Note the diagram [below] of the first level of faith, or Faith 1. The three components are shown in their proper relationship to one another. Hope 1, or the initial level of hope, would be the beginning step for the whole process. This level of hope is really nothing more than the desire or wish that something be true. It is as though we are motivated to say, "I want to know if this is true. If we have Hope 1, then we will be motivated to Action 1, which is the second step of the process, the second component of faith. At the first level of faith, this action may be no more than a willingness to try to ascertain whether the word we have heard is true.
Articles of Faith (Latter Day Saints)
Moroni taught a valuable concept about this level of faith when he wrote, "I would show unto the world that faith is things which are hoped for and not seen" Ether This is essentially what Paul told us in Heb. In this case, faith, or the ability to trust in something not seen, is quite clear. We cannot "see" that the word we have heard is true; that is, we do not have empirical proof proof based upon observation or experience of the truthfulness of the word. Therefore, we must act on faith: we must trust or hope for something to be, although it is not yet based on seen evidence.
Moroni continued the verse by writing, "Dispute not because ye see not, for ye receive no witness until after the trial of your faith. That is, we are tested to see whether we will act on the basis of the hope that is in us. We have to show that we are motivated to behave according to the truths the Lord has given us, before we have actual evidence that these things are true. Notice again what Alma told the Zoramite poor in Alma "If ye will awake and arouse your faculties, even to an experiment upon my words, and exercise a particle of faith, yea, even if ye can no more than desire to believe, let this desire work in you, even until ye believe in a manner that ye can give place for a portion of my words.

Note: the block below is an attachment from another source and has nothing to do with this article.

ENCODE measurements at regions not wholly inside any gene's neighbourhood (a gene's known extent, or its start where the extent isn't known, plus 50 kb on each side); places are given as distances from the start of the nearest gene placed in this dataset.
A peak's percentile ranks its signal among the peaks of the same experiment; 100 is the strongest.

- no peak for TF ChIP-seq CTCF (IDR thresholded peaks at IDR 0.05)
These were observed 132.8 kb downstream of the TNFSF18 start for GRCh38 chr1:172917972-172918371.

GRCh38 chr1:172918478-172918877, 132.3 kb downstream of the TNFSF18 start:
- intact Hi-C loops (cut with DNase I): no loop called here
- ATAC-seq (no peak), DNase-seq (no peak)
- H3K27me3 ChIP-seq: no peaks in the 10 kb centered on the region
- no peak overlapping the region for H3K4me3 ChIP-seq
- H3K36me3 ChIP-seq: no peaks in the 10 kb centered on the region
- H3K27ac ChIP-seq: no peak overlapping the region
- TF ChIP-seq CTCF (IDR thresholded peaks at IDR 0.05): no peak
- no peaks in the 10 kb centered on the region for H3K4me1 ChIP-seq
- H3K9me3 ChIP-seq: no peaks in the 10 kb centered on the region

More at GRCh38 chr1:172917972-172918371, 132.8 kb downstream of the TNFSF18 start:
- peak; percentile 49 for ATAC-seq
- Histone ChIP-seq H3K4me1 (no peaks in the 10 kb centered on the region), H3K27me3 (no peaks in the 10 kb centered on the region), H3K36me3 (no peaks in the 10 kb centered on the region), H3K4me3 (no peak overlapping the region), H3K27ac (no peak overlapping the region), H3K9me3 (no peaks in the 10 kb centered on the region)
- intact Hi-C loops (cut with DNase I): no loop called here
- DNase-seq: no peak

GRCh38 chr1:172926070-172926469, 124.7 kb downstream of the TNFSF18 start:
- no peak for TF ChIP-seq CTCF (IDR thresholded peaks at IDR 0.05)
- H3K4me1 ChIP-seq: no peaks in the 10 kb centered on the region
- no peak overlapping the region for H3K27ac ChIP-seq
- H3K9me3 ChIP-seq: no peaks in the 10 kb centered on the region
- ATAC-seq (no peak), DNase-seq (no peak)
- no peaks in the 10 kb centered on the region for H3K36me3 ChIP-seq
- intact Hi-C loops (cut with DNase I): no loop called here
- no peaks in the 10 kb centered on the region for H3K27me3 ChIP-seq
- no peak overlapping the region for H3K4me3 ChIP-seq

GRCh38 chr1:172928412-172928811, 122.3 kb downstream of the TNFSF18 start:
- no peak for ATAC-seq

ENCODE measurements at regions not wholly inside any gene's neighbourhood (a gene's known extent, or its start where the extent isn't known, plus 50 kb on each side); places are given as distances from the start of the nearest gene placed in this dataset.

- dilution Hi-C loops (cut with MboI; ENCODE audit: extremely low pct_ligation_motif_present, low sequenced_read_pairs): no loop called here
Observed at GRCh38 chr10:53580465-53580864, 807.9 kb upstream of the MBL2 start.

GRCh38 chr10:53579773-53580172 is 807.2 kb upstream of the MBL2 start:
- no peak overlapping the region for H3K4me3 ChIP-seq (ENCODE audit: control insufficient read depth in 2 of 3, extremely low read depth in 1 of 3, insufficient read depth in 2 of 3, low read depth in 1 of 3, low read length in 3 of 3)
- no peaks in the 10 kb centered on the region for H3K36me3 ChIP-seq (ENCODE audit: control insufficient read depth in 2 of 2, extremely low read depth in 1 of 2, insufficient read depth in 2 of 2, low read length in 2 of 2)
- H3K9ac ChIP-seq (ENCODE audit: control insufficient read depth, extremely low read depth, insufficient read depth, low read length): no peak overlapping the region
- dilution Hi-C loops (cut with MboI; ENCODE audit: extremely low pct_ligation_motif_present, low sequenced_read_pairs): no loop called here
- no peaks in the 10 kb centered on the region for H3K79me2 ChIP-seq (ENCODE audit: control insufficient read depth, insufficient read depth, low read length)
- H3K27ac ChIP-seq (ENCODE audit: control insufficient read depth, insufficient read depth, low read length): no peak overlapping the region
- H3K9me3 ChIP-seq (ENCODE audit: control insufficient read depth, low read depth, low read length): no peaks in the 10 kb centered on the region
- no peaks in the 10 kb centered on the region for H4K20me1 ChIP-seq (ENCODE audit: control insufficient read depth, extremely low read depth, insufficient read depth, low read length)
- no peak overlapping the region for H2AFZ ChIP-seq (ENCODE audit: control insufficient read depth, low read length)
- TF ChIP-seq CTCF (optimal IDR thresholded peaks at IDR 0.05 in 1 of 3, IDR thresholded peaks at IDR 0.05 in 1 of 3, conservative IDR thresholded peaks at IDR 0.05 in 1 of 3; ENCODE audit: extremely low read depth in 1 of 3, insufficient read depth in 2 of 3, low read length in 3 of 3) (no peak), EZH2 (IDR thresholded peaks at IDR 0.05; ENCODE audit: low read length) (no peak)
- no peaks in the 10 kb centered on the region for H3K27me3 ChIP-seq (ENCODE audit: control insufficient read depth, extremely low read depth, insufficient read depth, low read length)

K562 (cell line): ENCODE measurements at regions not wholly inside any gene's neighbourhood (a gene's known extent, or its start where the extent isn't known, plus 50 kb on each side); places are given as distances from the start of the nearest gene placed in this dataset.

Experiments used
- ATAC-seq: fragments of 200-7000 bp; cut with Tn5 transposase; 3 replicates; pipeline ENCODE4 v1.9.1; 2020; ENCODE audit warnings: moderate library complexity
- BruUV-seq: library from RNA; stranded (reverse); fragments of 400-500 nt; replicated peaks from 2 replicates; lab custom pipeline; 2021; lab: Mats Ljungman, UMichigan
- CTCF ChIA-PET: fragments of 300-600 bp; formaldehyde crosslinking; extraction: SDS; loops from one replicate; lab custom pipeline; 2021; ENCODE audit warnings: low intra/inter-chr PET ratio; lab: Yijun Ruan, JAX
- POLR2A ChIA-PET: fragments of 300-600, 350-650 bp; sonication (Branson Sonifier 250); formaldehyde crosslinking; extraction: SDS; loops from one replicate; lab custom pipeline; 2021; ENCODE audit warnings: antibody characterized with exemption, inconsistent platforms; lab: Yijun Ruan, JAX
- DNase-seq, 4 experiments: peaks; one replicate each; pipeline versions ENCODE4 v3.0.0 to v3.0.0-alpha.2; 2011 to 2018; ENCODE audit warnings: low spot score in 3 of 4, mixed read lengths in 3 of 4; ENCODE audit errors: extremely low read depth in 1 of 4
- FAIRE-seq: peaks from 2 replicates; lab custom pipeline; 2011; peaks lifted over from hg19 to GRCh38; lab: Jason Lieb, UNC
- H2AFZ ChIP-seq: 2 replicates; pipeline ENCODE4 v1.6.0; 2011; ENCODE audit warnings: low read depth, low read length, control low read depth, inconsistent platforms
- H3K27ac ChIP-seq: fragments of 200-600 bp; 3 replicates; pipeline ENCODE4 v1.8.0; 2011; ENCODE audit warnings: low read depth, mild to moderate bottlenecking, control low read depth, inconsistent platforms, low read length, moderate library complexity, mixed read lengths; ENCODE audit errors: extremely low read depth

If ye do not cast it [the word] out by your unbelief,. We must act on our desire which desire I call Hope 1 to know if the word of the Lord is true. This initial level of action Action 1 is basically one of will, one of deciding to try to find out if the word is true. When we act by experimenting, awaking, exercising, and so on, we are led to the third component of faith, which is a confirmation of our hope. This initial level of the faith process would be called confirmation.
Alma described this kind of evidence through feelings. Though this evidence is available only to the feelings, it is still empirical, or real, evidence.
It may be difficult to put into words, but that doesn't lessen its reality. Notice how Alma described this evidence through one's feelings, "It will begin to swell within your breasts;. Based on this real, though difficult to express evidence, we can say, as Alma did in verse thirty-three, "Ye must needs know that the seed is good" emphasis added. In other words, we now have knowledge based on empirical evidence. Alma called this "perfect knowledge. Since we have come to know that the word is good, we no longer need to hope that it is good.
Perfect knowledge takes away, or swallows up, faith, as Alma used the term. When we move through the trial of faith hope that moves us to act, which leads to a confirmation of that hope , we can say that we have achieved the first stage of faith. These preliminary steps are at an investigator level: we are investigating whether something is true. Alma's description and discussion fit the Zoramite needs perfectly. Typically, we would hypothesize that when a person begins the process of developing and entering into Faith 1, described so perfectly by Alma, he will likely get confirmation quite rapidly.
This is an experience missionaries see countless times. When people truly humble themselves upon hearing the word of God and experiment upon that word for instance, seeking to know through prayer whether something is true , very often the confirmation, the swelling, the feeling of truthfulness, the almost indescribable sensation that this is good come quickly, and they know that the word of the Lord is a good seed. When we have achieved Faith 1, have we achieved all that there is to have? Obviously not. Alma himself encouraged the people to continue on once they had received this "perfect knowledge.
In other words, once we have Faith 1, we can move on to the next level of the process in developing faith. The second stage of faith Faith 2 , diagrammed [below], is a level of faith entailing belief and knowledge. Once again there are the three components: Hope 2, Action 2, and Confirmation 2.
Related FAITH: The First Principle